As Tom Friedman has been saying for years, “private is over.”
He’s mostly referring to — and most people associate that idea with — what we used to think of as personal life: the kinds of activities that used to be what you did with your friends that the whole world didn’t need to know about, and which now make up the bulk of our social media feeds.
But what if we apply this same idea to learning?
Logically, the idea of learning implies a process of being wrong at first, and hopefully less so over time. But when our culture seems to demand that everyone be right all the time, and that we be judged on what we’ve done lately, how are we supposed to take the risks required to learn anything? Why not just parrot what all the other micropundits are saying — or even just keep our mouths closed?
Good schools used to be the original “safe spaces:” a place where real-world consequences weren’t denied, but were intentionally suspended somewhat. The idea was that it was better to make a mistake in school, where the worst you’d suffer was a bad grade, than on the job, where mistakes could be really costly. Train in the dojo, where the losses don’t “really” count, so you don’t have to lose a real fight.
But when we insist on keeping score everywhere, all the time, we lose the safe-to-be-unsafe character that made the schoolhouse special. A bad grade used to mean you had to be reprocessed for compliance; now, an opinion you hazard in class (or, heaven forbid, in writing) might follow you forever. You might learn and evolve, but it won’t.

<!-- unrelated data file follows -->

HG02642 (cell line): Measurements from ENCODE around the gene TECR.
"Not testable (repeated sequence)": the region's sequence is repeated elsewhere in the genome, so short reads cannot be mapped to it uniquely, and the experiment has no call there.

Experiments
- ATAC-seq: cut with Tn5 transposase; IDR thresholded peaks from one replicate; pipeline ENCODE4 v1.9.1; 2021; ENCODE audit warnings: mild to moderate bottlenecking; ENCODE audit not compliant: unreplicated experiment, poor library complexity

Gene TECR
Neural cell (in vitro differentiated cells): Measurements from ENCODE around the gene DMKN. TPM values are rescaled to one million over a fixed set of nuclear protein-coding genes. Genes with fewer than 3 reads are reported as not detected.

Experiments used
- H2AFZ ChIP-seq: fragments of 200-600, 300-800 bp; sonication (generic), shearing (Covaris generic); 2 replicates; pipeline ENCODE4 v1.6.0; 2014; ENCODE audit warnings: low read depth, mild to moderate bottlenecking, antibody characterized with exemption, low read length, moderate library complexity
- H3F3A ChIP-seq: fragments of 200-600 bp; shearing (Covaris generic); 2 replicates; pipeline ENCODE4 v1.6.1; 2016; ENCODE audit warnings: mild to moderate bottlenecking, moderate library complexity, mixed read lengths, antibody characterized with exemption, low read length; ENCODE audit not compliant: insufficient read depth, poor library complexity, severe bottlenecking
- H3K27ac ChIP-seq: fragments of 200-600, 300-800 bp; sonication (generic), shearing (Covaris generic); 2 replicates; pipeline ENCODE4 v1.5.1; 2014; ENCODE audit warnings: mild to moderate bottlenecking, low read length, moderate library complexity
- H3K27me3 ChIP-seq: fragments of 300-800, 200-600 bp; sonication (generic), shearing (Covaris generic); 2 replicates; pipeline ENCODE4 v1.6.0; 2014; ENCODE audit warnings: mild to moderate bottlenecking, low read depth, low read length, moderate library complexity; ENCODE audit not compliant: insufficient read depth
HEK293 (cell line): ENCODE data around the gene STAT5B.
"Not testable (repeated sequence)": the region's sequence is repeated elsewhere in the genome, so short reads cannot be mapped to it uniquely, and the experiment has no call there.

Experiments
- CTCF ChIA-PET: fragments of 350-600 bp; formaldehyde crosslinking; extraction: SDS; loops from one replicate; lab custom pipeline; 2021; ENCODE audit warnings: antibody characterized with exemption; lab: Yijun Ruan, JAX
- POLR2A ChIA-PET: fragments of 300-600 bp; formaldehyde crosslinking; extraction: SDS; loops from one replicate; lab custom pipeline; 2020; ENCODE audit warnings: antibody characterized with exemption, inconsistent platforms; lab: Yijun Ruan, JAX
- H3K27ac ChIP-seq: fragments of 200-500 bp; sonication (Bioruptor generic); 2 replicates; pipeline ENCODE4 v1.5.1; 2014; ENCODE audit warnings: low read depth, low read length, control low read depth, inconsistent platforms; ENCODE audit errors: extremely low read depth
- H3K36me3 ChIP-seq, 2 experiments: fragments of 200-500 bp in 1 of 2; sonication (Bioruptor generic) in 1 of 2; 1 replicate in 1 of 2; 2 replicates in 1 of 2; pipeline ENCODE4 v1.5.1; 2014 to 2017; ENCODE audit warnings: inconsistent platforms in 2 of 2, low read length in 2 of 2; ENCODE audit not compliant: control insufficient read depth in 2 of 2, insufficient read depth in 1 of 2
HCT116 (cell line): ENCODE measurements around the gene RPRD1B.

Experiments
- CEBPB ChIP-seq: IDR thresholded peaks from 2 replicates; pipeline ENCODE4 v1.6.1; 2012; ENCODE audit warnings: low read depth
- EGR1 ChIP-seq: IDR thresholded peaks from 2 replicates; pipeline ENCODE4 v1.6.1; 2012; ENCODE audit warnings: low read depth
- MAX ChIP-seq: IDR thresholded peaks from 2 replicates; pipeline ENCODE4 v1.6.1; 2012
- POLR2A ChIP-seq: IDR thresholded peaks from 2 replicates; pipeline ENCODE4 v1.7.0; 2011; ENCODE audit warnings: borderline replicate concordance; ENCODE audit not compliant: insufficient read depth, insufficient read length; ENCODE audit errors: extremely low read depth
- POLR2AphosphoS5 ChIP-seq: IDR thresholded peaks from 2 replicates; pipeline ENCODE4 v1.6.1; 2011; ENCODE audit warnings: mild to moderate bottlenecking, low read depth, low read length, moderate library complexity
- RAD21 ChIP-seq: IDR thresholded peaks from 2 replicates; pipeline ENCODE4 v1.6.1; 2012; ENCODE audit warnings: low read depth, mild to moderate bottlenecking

When that becomes our model of reality, it seems we’ve got two choices: one is to allow the culture to keep demanding that we see all the practices as well as the games, and indulge our desire to play head coach of everyone else’s life. The other is to learn to calmly separate the mistakes that matter from the ones that make us better.
Choose one path and we’ll never learn. Choose the other, and we stand a chance of learning to learn in public.
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